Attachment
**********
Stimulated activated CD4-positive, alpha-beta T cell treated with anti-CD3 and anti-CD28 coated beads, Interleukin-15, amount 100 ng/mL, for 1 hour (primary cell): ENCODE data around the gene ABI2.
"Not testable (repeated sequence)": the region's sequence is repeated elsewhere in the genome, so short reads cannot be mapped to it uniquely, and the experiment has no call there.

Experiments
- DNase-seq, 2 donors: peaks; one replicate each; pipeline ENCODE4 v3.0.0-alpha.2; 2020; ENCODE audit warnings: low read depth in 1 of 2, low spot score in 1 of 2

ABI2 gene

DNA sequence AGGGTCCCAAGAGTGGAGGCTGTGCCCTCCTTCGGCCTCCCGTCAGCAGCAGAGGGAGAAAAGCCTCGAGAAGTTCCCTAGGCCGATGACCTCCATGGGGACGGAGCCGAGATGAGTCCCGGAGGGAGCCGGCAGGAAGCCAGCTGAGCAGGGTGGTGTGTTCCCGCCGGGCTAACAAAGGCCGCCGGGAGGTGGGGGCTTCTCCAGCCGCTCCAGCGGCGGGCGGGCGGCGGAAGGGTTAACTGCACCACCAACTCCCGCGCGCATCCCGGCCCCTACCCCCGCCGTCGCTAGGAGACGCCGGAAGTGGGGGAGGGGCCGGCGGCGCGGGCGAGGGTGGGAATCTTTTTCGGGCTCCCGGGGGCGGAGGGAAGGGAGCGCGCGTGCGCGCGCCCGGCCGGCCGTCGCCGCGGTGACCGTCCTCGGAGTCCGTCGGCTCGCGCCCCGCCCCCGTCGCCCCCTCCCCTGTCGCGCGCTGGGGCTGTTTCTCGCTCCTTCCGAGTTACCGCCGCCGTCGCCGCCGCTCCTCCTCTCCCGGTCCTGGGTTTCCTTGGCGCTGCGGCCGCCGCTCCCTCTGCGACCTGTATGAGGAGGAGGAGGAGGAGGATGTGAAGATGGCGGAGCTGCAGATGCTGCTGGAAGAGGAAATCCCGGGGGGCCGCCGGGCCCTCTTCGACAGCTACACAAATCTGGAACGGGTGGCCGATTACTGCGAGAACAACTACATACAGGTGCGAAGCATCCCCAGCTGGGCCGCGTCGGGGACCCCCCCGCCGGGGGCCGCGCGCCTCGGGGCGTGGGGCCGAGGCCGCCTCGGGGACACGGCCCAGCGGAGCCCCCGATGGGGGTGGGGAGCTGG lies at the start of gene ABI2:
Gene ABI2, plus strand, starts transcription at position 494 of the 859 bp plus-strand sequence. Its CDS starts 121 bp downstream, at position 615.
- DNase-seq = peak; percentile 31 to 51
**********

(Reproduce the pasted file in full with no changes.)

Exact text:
Stimulated activated CD4-positive, alpha-beta T cell treated with anti-CD3 and anti-CD28 coated beads, Interleukin-15, amount 100 ng/mL, for 1 hour (primary cell): ENCODE data around the gene ABI2.
"Not testable (repeated sequence)": the region's sequence is repeated elsewhere in the genome, so short reads cannot be mapped to it uniquely, and the experiment has no call there.

Experiments
- DNase-seq, 2 donors: peaks; one replicate each; pipeline ENCODE4 v3.0.0-alpha.2; 2020; ENCODE audit warnings: low read depth in 1 of 2, low spot score in 1 of 2

ABI2 gene

DNA sequence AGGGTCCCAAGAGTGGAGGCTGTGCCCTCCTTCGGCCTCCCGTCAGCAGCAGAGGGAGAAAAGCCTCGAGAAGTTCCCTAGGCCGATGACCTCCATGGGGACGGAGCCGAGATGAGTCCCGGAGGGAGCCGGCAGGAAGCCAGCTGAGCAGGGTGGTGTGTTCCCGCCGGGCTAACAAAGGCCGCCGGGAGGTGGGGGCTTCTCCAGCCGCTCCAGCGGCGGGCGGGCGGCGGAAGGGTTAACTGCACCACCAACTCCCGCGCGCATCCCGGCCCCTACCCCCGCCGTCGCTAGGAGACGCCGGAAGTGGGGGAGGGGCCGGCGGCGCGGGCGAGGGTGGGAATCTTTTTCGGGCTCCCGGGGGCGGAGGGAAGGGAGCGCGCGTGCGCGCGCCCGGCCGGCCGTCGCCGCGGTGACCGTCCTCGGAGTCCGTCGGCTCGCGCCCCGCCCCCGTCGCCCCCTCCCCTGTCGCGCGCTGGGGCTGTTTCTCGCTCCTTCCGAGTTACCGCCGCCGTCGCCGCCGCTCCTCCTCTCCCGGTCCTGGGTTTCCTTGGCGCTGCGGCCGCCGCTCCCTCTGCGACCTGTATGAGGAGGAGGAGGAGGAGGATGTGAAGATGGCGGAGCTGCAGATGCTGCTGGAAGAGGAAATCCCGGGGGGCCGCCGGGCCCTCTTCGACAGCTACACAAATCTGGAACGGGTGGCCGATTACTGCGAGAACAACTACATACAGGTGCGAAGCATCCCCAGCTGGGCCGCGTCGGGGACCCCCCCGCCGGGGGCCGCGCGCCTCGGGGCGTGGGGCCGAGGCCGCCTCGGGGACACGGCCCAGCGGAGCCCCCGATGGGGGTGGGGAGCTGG lies at the start of gene ABI2:
Gene ABI2, plus strand, starts transcription at position 494 of the 859 bp plus-strand sequence. Its CDS starts 121 bp downstream, at position 615.
- DNase-seq = peak; percentile 31 to 51